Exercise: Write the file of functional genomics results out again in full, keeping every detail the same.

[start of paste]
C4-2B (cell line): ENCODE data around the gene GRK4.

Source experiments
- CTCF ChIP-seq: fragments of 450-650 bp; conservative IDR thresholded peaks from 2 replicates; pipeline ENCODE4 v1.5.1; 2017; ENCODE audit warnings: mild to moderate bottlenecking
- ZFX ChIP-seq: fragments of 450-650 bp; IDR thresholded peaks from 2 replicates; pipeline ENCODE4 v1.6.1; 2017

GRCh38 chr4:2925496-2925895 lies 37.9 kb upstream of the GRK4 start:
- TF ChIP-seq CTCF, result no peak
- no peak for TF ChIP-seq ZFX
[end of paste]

C4-2B (cell line): ENCODE data around the gene GRK4.

Source experiments
- CTCF ChIP-seq: fragments of 450-650 bp; conservative IDR thresholded peaks from 2 replicates; pipeline ENCODE4 v1.5.1; 2017; ENCODE audit warnings: mild to moderate bottlenecking
- ZFX ChIP-seq: fragments of 450-650 bp; IDR thresholded peaks from 2 replicates; pipeline ENCODE4 v1.6.1; 2017

GRCh38 chr4:2925496-2925895 lies 37.9 kb upstream of the GRK4 start:
- TF ChIP-seq CTCF, result no peak
- no peak for TF ChIP-seq ZFX